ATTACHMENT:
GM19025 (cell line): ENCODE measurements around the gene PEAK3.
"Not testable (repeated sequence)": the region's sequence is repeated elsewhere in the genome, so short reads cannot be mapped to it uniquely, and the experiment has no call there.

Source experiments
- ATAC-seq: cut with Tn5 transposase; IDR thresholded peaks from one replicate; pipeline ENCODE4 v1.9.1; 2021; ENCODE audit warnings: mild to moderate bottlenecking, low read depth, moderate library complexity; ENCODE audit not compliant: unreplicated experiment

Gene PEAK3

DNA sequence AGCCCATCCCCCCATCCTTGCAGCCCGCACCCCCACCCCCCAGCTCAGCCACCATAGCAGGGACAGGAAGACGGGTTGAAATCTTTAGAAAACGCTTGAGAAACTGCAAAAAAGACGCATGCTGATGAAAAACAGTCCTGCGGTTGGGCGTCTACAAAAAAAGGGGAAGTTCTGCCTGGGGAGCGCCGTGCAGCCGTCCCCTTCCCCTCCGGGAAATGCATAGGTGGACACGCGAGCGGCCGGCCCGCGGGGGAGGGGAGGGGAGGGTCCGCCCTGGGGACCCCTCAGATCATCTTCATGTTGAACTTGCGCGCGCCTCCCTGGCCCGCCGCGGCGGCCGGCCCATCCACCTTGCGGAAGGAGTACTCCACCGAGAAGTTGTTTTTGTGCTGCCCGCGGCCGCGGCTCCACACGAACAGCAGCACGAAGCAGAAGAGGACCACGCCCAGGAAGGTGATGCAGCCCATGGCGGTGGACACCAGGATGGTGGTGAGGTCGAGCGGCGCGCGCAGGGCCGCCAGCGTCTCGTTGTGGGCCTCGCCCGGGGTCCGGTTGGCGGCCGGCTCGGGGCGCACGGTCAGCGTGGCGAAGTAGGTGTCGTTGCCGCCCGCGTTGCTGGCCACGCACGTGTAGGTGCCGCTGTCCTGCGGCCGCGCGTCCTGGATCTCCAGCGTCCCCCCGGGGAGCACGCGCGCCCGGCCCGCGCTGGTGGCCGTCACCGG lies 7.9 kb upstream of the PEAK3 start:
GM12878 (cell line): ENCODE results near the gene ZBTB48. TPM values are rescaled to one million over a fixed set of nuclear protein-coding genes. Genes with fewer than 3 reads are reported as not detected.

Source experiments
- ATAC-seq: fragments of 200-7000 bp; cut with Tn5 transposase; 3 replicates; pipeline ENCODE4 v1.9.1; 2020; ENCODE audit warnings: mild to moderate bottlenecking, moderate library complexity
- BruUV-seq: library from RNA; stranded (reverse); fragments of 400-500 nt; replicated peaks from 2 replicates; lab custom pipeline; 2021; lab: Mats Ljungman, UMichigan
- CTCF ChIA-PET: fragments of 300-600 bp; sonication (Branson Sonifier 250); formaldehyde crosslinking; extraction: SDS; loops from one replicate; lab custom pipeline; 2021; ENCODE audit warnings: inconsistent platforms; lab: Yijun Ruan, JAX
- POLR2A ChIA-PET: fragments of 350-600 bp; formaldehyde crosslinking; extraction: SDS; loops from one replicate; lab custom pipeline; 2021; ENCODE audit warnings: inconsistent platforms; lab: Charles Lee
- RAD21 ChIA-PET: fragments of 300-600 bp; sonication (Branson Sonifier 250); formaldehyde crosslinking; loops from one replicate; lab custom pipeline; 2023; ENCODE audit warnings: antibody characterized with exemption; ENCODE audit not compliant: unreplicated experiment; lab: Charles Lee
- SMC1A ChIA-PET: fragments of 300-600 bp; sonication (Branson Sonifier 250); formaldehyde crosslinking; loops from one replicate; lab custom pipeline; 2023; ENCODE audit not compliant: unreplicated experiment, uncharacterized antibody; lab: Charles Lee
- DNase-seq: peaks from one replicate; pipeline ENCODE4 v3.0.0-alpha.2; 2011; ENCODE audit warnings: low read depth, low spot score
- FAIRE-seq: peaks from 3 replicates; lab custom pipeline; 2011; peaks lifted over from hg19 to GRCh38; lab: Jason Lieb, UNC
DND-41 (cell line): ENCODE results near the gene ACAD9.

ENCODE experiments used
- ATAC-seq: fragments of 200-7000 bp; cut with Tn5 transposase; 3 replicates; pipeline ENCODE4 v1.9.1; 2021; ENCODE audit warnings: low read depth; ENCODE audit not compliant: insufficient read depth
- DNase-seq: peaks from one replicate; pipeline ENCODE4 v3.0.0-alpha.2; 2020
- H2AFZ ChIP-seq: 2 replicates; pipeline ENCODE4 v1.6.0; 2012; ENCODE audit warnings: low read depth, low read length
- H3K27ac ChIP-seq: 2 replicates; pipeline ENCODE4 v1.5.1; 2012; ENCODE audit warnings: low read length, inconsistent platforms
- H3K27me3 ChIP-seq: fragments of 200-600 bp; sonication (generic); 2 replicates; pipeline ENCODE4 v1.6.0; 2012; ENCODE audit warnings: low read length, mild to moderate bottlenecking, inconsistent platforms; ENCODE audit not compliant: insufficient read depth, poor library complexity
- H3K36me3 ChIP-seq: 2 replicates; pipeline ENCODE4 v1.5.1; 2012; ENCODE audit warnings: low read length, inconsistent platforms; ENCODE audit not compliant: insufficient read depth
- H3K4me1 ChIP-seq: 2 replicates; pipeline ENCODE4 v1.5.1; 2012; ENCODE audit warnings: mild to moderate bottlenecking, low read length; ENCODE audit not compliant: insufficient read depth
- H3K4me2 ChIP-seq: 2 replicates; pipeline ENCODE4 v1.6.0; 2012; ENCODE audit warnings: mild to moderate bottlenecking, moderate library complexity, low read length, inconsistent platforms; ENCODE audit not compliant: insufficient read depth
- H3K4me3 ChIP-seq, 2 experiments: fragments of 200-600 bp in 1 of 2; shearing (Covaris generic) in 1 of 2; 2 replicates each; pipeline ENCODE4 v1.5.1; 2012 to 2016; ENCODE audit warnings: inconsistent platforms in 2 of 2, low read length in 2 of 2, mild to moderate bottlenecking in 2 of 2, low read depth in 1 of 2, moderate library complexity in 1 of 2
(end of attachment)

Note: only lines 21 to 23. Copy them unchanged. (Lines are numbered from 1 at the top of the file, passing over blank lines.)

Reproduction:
- H2AFZ ChIP-seq: 2 replicates; pipeline ENCODE4 v1.6.0; 2012; ENCODE audit warnings: low read depth, low read length
- H3K27ac ChIP-seq: 2 replicates; pipeline ENCODE4 v1.5.1; 2012; ENCODE audit warnings: low read length, inconsistent platforms
- H3K27me3 ChIP-seq: fragments of 200-600 bp; sonication (generic); 2 replicates; pipeline ENCODE4 v1.6.0; 2012; ENCODE audit warnings: low read length, mild to moderate bottlenecking, inconsistent platforms; ENCODE audit not compliant: insufficient read depth, poor library complexity